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Transition and transformation in youth care in the Netherlands

Transition and transformation in youth care in the Netherlands Since January 2015, the Dutch youth care system has been under construction. Its focus has shifted from the problematic to the normal development of children. Emphasis on the capacities of both youths and parents, on customized care and on better cooperation between professionals should decrease the use of specialized services. This reconstruction of the youth care system not only appeals to the competencies and skills of professionals, but also requires innovations in terms of leadership. The purpose of this paper is to describe the struggle managers face when working to transform the youth care system, and to provide some suggestions for how managers can be supported.Design/methodology/approachThis paper is based on the results of two empirical, qualitative studies that were recently conducted by the Research Institute Youth, which is part of the Health Care and Social Work Research Centre of Windesheim University of Applied Sciences in Zwolle, the Netherlands. Over the course of a preliminary study, executive managers of five youth care organizations were interviewed on the ongoing transformations of their organizations and the changing roles and needs of managers within these transformations. Subsequently, 13 middle- and first-line managers of 3 youth care organizations were interviewed about their experiences and the ways in which they have handled the new roles they have taken on in transforming their organizations.FindingsThe management of youth care organizations is responsible for facilitating professionals in taking on and shaping their new roles, thus affecting not only the structure but also the culture and practices of youth care organizations and of management itself. This research shows that managers are struggling with these changes in their own ways. While youth care managers are struggling with their new roles and responsibilities, the intended transformation of the youth care system lags behind. Appropriate support of managers is essential, but is currently lacking. This paper provides some suggestions for how managers can be supported.Originality/valueThis paper identifies and explains the challenges that top-, middle- and lower-level managers face in current transformation processes in social service organizations, and provides some suggestions for how managers can be supported in these processes. http://www.deepdyve.com/assets/images/DeepDyve-Logo-lg.png International Journal of Public Leadership Emerald Publishing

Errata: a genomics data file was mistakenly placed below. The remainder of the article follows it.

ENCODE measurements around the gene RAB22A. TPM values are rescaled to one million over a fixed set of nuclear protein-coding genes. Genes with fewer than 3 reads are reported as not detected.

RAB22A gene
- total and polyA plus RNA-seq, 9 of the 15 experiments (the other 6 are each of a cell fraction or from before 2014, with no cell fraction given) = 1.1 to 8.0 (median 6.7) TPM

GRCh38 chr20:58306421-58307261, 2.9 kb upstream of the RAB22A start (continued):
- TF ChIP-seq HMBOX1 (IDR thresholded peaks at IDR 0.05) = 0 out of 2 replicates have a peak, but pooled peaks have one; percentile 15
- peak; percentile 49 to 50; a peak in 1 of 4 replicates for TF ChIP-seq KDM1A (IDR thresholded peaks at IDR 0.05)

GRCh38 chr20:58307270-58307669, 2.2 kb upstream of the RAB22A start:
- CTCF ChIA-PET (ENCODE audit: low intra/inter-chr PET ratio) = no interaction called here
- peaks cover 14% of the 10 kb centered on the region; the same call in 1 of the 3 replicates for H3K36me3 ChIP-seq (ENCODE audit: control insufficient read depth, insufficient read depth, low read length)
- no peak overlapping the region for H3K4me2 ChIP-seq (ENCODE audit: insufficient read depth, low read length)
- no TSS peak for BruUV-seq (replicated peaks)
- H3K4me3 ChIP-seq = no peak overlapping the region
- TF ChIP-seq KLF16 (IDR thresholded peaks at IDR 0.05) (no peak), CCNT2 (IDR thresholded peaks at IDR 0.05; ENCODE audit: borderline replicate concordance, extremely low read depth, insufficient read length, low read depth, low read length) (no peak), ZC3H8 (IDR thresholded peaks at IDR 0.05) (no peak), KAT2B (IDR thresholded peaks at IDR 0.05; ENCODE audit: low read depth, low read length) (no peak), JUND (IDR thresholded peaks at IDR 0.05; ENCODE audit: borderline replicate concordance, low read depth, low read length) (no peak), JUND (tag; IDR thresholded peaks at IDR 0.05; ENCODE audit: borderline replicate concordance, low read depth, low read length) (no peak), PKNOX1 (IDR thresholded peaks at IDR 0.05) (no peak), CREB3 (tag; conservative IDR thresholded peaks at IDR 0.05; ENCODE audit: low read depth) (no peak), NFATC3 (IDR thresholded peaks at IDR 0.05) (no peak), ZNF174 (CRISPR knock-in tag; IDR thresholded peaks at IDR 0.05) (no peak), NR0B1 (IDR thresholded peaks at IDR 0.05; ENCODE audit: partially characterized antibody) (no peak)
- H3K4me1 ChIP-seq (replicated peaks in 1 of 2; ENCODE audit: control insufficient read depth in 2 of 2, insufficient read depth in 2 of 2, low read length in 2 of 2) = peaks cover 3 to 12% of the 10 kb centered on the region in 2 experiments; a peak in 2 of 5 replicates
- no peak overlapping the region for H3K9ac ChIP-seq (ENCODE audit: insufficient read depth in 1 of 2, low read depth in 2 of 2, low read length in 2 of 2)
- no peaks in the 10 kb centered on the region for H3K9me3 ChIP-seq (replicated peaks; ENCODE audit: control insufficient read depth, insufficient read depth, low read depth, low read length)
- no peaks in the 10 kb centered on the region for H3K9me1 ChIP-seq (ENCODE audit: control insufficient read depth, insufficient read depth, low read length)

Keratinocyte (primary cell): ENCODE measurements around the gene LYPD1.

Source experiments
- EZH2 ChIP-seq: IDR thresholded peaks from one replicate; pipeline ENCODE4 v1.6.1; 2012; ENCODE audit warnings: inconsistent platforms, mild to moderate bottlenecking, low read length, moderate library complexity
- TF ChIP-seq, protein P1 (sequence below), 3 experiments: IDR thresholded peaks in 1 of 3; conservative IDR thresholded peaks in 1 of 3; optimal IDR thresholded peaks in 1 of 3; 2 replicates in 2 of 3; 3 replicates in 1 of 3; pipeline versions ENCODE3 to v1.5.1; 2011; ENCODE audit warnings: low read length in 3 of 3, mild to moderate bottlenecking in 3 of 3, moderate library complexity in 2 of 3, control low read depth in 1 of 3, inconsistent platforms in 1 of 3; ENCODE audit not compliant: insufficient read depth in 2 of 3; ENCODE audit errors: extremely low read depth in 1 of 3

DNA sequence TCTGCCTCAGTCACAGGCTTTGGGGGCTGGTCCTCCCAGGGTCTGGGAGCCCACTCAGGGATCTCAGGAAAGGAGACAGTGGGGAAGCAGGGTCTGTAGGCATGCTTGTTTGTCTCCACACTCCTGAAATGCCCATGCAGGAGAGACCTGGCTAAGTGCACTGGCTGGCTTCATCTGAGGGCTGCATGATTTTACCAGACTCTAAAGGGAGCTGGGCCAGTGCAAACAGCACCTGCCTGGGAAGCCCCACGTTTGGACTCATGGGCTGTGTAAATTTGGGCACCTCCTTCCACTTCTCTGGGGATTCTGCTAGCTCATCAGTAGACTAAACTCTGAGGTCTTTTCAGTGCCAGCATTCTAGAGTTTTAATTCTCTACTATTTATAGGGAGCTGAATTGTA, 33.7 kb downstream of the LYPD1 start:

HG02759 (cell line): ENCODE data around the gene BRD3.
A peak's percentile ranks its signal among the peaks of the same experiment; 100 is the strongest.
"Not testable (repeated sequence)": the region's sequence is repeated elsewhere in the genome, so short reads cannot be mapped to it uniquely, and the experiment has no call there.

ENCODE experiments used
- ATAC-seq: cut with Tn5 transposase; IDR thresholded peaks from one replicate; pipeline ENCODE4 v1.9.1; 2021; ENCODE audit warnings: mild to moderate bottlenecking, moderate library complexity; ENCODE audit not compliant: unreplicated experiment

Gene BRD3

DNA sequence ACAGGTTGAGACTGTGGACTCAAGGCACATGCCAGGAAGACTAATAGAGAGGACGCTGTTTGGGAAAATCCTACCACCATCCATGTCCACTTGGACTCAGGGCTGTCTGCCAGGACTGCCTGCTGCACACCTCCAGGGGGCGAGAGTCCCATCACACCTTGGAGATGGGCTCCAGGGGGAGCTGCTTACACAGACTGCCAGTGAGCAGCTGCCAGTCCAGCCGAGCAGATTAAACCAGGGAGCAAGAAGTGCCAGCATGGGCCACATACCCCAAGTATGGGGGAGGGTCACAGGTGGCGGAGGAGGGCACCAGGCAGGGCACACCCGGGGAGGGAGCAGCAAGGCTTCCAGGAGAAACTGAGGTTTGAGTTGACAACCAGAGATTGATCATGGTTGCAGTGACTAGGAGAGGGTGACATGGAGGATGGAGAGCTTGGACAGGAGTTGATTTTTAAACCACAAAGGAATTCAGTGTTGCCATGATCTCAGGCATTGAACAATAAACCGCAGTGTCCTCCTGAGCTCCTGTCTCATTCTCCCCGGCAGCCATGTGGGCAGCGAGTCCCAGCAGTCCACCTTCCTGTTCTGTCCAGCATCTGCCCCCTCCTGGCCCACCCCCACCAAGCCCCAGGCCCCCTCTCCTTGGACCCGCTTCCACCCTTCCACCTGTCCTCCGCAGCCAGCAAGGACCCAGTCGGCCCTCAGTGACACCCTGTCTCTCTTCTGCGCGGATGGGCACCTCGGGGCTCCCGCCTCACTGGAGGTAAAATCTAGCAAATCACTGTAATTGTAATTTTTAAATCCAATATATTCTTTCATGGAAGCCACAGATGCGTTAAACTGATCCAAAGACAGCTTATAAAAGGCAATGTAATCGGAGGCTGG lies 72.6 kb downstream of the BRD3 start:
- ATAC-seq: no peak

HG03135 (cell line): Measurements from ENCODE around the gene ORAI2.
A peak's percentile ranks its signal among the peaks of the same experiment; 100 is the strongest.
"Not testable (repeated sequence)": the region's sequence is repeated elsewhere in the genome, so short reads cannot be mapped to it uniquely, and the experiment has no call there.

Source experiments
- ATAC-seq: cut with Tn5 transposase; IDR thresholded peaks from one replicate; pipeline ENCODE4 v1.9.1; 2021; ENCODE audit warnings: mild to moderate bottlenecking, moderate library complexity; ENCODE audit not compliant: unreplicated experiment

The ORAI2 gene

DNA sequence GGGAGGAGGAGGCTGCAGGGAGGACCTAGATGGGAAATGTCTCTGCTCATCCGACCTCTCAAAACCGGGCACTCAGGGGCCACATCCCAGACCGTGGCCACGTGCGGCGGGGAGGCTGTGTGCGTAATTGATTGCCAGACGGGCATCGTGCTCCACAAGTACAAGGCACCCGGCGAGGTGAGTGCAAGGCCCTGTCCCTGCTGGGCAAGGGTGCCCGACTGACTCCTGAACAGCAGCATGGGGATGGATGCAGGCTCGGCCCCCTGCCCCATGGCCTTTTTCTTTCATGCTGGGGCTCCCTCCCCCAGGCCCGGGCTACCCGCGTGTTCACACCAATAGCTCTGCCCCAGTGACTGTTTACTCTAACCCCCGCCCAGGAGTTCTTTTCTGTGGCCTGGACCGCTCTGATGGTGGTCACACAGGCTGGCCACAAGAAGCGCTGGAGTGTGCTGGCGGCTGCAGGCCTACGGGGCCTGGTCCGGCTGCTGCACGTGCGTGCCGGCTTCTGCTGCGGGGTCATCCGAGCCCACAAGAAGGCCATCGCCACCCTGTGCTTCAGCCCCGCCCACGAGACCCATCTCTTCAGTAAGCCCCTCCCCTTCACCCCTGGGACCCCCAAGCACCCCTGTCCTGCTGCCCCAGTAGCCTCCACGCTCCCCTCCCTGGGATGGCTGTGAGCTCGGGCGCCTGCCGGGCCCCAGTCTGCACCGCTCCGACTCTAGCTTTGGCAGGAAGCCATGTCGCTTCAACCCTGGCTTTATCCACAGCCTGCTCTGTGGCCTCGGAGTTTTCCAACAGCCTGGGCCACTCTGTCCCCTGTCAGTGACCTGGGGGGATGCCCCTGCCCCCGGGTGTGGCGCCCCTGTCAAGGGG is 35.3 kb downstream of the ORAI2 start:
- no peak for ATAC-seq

Transition and transformation in youth care in the Netherlands

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References (26)

Publisher
Emerald Publishing
Copyright
© Emerald Publishing Limited
ISSN
2056-4929
DOI
10.1108/ijpl-07-2017-0028
Publisher site
See Article on Publisher Site

Abstract

Since January 2015, the Dutch youth care system has been under construction. Its focus has shifted from the problematic to the normal development of children. Emphasis on the capacities of both youths and parents, on customized care and on better cooperation between professionals should decrease the use of specialized services. This reconstruction of the youth care system not only appeals to the competencies and skills of professionals, but also requires innovations in terms of leadership. The purpose of this paper is to describe the struggle managers face when working to transform the youth care system, and to provide some suggestions for how managers can be supported.Design/methodology/approachThis paper is based on the results of two empirical, qualitative studies that were recently conducted by the Research Institute Youth, which is part of the Health Care and Social Work Research Centre of Windesheim University of Applied Sciences in Zwolle, the Netherlands. Over the course of a preliminary study, executive managers of five youth care organizations were interviewed on the ongoing transformations of their organizations and the changing roles and needs of managers within these transformations. Subsequently, 13 middle- and first-line managers of 3 youth care organizations were interviewed about their experiences and the ways in which they have handled the new roles they have taken on in transforming their organizations.FindingsThe management of youth care organizations is responsible for facilitating professionals in taking on and shaping their new roles, thus affecting not only the structure but also the culture and practices of youth care organizations and of management itself. This research shows that managers are struggling with these changes in their own ways. While youth care managers are struggling with their new roles and responsibilities, the intended transformation of the youth care system lags behind. Appropriate support of managers is essential, but is currently lacking. This paper provides some suggestions for how managers can be supported.Originality/valueThis paper identifies and explains the challenges that top-, middle- and lower-level managers face in current transformation processes in social service organizations, and provides some suggestions for how managers can be supported in these processes.

Journal

International Journal of Public LeadershipEmerald Publishing

Published: Apr 25, 2018

Keywords: Transformational leadership; Human service organizations; Youth care

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